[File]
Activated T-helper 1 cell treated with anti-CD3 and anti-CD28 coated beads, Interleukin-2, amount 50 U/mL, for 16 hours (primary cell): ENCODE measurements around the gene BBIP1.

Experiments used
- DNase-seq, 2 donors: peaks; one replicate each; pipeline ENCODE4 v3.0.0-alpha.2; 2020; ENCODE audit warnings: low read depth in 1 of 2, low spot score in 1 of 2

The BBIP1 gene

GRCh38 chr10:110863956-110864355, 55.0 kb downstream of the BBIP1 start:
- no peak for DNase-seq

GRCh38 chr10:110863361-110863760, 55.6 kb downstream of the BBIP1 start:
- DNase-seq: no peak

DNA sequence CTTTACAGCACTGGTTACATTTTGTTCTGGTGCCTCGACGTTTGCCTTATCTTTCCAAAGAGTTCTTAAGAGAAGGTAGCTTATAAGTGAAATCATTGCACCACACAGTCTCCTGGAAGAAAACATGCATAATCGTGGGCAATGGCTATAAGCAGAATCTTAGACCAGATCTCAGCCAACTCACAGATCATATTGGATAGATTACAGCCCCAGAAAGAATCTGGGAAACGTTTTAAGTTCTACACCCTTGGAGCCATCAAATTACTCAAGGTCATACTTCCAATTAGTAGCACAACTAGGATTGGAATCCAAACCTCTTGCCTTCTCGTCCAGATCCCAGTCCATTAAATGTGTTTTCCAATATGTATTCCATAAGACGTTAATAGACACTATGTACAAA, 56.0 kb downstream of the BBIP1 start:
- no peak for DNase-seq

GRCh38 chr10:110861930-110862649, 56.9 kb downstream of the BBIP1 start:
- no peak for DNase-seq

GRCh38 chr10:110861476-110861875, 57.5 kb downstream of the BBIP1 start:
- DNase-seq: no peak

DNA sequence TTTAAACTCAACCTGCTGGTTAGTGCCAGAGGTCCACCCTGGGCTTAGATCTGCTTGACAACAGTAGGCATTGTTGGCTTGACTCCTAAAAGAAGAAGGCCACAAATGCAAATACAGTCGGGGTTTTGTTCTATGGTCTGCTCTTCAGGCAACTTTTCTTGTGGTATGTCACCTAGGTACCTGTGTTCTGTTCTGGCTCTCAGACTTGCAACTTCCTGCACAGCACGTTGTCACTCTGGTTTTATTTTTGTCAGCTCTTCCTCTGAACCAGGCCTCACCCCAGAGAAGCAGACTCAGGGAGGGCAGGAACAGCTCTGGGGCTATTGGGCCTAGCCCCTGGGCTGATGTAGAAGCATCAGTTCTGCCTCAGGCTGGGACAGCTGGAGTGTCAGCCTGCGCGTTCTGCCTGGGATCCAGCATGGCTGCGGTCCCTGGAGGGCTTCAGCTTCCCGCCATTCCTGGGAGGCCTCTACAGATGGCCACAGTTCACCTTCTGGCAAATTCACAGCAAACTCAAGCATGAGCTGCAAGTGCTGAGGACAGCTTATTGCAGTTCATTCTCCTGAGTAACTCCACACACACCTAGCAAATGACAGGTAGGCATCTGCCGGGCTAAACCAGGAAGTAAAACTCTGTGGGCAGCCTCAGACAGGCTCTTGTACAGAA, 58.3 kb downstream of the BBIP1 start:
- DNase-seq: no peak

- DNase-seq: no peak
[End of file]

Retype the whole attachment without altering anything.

Activated T-helper 1 cell treated with anti-CD3 and anti-CD28 coated beads, Interleukin-2, amount 50 U/mL, for 16 hours (primary cell): ENCODE measurements around the gene BBIP1.

Experiments used
- DNase-seq, 2 donors: peaks; one replicate each; pipeline ENCODE4 v3.0.0-alpha.2; 2020; ENCODE audit warnings: low read depth in 1 of 2, low spot score in 1 of 2

The BBIP1 gene

GRCh38 chr10:110863956-110864355, 55.0 kb downstream of the BBIP1 start:
- no peak for DNase-seq

GRCh38 chr10:110863361-110863760, 55.6 kb downstream of the BBIP1 start:
- DNase-seq: no peak

DNA sequence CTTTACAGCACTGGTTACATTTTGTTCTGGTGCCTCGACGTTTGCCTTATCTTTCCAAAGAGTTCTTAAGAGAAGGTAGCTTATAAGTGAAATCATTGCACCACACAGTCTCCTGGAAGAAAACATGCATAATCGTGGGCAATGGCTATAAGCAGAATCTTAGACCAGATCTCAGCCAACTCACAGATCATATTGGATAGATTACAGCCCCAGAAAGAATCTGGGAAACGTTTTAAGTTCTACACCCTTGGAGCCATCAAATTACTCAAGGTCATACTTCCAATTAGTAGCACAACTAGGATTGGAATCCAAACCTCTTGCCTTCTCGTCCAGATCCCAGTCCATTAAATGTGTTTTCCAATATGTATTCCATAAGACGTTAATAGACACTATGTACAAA, 56.0 kb downstream of the BBIP1 start:
- no peak for DNase-seq

GRCh38 chr10:110861930-110862649, 56.9 kb downstream of the BBIP1 start:
- no peak for DNase-seq

GRCh38 chr10:110861476-110861875, 57.5 kb downstream of the BBIP1 start:
- DNase-seq: no peak

DNA sequence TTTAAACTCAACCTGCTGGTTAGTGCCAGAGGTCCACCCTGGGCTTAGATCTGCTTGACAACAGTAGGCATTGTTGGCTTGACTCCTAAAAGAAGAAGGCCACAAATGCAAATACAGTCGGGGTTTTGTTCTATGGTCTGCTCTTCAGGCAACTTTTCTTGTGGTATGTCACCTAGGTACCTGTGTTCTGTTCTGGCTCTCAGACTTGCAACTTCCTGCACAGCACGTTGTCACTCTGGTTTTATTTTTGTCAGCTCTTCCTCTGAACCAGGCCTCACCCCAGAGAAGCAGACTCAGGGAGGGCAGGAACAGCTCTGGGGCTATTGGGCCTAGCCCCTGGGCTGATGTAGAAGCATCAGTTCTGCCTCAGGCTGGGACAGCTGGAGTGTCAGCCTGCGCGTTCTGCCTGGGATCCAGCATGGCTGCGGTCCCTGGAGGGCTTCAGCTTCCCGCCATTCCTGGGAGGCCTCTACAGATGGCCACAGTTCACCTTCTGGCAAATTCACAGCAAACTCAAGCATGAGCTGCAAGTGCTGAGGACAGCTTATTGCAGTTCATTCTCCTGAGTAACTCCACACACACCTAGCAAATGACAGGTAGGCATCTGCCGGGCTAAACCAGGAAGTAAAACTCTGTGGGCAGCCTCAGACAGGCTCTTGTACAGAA, 58.3 kb downstream of the BBIP1 start:
- DNase-seq: no peak

- DNase-seq: no peak